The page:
To conclude, when we realize that we all share the same story and we are all headed to the
same destination, we will be able to see past the social constructs of identity and truly embrace
each other for who we are. The words of Mahatma Gandhi over half a century ago applies more
aptly today than ever before: ‘Our ability to reach unity in diversity will be the beauty and test of
(Image Source: http://theapprenticeacademy.co.uk/blog/using-apprenticeship-to-support-diversity-and-inclusion/ )
By Sayyedah Jaffer (Dar es Salaam, Tanzania)
Teen drug abuse is very common amongst today’s youths. Many of the youths of today’s generations have easy access to different types of drugs which is also causing an effect in their daily lives and their academic life.
Drugs do not have a rightful place in society or school where teens are living in their most formative years. Teens who are drug users or abusers can be identified through their academic performance in school or through their athletic performance after school. For example: a teen who is a drug user will usually skip classes, have lower grades, lack of responsibility to that of a teen who is drug free.
Alcohol is one of the most misused drugs of today and almost readily available everywhere. It can be found at every teen part or dance clubs. The consumption of alcohol causes teens to wake up with a hang over the next day not realizing what they have been up to because of the drowsiness of the alcohol and also missing classes and affecting their academic life.
The real question which comes to every person’s mind is what types of drugs do teens use? Well according to NIDA’s monitoring the future survey – which looks at the different drugs that teens are using, alcohol comes at number one – no guesses there! It is then followed by tobacco and marijuana.
There are currently no federal laws regarding school-based drug testing, however, there are two Supreme Court Cases that grant public schools the authority to conduct drug testing in certain circumstances:
The real question comes to every parent’s mind is that how do they control or stop their children from getting in touch or using drugs.
Therefore, the solution to that is that parents should build a friendship relationship with their children and have a day to day update from the school as to how they child is progressing.
Many parents are busy working fulltime and therefore neglect spending time with their children or even being informed as to who the child goes with or where the child goes in their absence.
Most parents rely everything on school but unfortunately by that time it’s too late. Parents should educate their children about drugs and alcohol before the child even enters in their teens. Always be supportive and involved in your child’s life so as to know everything that your child is doing while being at home or at school. Educate yourselves to watch out for signs if your child has been in contact with drugs or alcohol.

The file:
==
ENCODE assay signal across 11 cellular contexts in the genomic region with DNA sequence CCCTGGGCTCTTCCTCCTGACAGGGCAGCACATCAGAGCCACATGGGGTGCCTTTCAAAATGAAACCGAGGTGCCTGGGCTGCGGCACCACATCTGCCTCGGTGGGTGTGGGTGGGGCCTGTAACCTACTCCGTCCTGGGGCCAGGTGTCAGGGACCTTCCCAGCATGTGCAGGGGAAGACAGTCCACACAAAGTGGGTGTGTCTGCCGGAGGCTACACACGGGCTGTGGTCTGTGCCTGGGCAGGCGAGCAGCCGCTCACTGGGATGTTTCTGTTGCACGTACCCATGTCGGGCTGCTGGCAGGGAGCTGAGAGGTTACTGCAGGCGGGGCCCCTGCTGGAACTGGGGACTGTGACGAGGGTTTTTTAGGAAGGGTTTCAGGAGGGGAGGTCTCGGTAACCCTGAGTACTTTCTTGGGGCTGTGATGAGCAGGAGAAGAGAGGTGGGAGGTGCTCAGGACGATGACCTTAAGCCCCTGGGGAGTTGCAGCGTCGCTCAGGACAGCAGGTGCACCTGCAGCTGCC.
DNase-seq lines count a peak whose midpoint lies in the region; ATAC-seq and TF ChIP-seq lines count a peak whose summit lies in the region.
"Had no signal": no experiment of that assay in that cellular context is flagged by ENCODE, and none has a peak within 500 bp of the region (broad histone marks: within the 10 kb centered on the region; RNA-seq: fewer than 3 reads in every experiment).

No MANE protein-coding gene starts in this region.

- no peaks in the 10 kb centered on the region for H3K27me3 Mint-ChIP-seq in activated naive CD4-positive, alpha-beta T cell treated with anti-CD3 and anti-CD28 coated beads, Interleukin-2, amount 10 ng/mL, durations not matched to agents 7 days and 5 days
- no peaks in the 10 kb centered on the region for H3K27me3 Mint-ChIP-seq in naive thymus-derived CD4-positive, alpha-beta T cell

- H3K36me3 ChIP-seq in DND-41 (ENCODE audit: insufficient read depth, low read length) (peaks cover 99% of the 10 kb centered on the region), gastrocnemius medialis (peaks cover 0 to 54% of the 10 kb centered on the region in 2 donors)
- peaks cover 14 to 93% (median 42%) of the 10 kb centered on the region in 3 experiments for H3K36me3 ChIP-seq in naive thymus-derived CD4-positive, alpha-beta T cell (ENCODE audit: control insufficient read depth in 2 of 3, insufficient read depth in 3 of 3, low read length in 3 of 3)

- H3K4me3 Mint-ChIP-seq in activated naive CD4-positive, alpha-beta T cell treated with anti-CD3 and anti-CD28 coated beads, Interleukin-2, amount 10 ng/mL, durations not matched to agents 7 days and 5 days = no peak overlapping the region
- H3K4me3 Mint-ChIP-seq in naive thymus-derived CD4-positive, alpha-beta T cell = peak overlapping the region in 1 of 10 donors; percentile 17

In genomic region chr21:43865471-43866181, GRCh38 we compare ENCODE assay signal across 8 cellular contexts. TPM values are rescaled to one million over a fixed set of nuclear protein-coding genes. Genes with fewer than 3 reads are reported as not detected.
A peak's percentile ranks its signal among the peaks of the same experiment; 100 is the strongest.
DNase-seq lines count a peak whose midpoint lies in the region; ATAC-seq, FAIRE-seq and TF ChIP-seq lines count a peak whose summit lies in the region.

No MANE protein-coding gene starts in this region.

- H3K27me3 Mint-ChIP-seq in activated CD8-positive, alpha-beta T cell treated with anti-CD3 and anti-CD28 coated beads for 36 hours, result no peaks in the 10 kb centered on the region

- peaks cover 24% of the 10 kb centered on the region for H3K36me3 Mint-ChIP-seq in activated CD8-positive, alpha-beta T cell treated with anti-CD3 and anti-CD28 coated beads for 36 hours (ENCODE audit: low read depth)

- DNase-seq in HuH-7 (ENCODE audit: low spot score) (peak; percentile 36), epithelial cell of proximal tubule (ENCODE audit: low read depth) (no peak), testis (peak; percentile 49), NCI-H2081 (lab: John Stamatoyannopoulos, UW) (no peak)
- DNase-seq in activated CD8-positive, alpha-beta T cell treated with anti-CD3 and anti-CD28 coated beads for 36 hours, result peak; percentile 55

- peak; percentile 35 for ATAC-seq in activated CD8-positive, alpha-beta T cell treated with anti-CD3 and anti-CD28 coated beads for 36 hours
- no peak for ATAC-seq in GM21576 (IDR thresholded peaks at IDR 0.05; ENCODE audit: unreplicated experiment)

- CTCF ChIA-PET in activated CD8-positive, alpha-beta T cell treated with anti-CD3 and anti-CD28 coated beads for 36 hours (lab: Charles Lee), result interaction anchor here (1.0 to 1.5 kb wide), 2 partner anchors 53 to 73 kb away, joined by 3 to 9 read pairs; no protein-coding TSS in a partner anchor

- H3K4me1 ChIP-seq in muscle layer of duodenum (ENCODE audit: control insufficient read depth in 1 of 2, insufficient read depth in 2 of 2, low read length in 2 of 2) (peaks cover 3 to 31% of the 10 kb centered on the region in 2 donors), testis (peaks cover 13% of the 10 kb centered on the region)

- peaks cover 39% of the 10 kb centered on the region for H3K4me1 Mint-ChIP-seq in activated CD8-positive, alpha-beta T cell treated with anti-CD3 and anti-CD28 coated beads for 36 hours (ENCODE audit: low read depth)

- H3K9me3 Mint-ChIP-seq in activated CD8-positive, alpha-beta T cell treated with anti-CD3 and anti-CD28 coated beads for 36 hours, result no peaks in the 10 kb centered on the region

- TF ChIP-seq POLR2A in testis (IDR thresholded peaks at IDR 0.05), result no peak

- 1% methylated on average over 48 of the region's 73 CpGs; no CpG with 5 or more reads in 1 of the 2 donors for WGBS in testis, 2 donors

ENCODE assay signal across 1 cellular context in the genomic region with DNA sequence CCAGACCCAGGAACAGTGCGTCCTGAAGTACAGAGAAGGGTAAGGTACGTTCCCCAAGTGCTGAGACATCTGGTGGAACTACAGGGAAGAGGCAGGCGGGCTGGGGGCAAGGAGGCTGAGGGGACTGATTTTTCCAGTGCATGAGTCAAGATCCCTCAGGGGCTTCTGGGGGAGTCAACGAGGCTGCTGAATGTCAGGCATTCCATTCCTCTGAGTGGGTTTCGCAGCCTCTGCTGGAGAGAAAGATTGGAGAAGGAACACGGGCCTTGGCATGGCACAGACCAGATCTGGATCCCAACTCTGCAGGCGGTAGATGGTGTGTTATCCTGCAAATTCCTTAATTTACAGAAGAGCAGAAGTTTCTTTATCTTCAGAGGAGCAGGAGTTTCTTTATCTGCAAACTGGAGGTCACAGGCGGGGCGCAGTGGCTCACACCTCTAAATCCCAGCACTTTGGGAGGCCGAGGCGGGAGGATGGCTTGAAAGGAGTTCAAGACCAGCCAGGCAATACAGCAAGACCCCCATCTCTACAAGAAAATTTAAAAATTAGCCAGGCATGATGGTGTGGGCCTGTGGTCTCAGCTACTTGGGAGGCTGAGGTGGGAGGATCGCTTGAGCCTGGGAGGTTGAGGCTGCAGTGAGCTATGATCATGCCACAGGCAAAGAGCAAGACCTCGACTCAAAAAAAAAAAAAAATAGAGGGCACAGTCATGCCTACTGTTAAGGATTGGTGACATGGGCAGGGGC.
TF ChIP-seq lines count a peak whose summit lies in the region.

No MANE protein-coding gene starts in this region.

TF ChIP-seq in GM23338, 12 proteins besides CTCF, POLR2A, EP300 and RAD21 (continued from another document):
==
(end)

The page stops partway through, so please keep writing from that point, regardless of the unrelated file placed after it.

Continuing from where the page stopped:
Spoken by Syed Adeel Raza
Contributed by KSIJ Dar Media (Dar es Salaam, Tanzania)
By Mehreen Mushtak (Dar es Salaam, Tanzania)
We are all so consumed with work in this world, each one of us! It can be studying, playing sports, working in an office, writing, reading, and you name it. One thing in common in this is that people are graded; one is better than another. So we are all on a matrix where we are measured against certain criteria, some, which we know, and others we don’t. For example, while studying, we are assessed against our learning ability. That is still too broad, so, should we be assessed on our remembering ability or on understanding ability. Again this can be broken down, are we assessed on remembering and understanding ability or memorizing ability. Haven’t you noticed that all top scorers in school don’t do so well in their jobs, some may?
Well, we are up for measurement in each and everything that we do. Some people may consider you to be good at a certain aspect; others at a few aspects and some may feel you can’t do anything. So how do we perceive this? Do you argue back? Do you sulk? Or in anger do you prove them wrong? It is all about perception. How much does someone’s judgment affect you? How much does worldly measurement affect you? How do you value yourself and your talents?
A human being is a complex creation of Allah with the most beautiful aspect being the heart and the mind. Both help you to make decisions and judgment, feel happy and sad or delighted and furious. It is our complex organs that help us function in day-to-day life. Each person is unique and has a different talent. Then why do you aim to measure yourself on matrix that was never meant for you? It could be amazing for your friend or your sister or brother, but that does not mean you will have the exact same matrix as them.
Again an important question that comes up is, what is ‘good enough’ Do you decide that? Or do you let your environment, peers, and family decided that? Or even social media? Competition is a part of humans, however, the best form is when you compete with yourself so that you are better than you were when you attempt to do something. There is no end to growth if you do it with determination, dedication, and hustle, all while being humble. Definitely easy to say and difficult to do, but we have the best role models in history to look up to and learn traits of superiority through work yet humbleness in nature. Let your work and contributions speak for themselves and once you realize that you need no particular matrix to be measured, you will stop looking at others from that lens.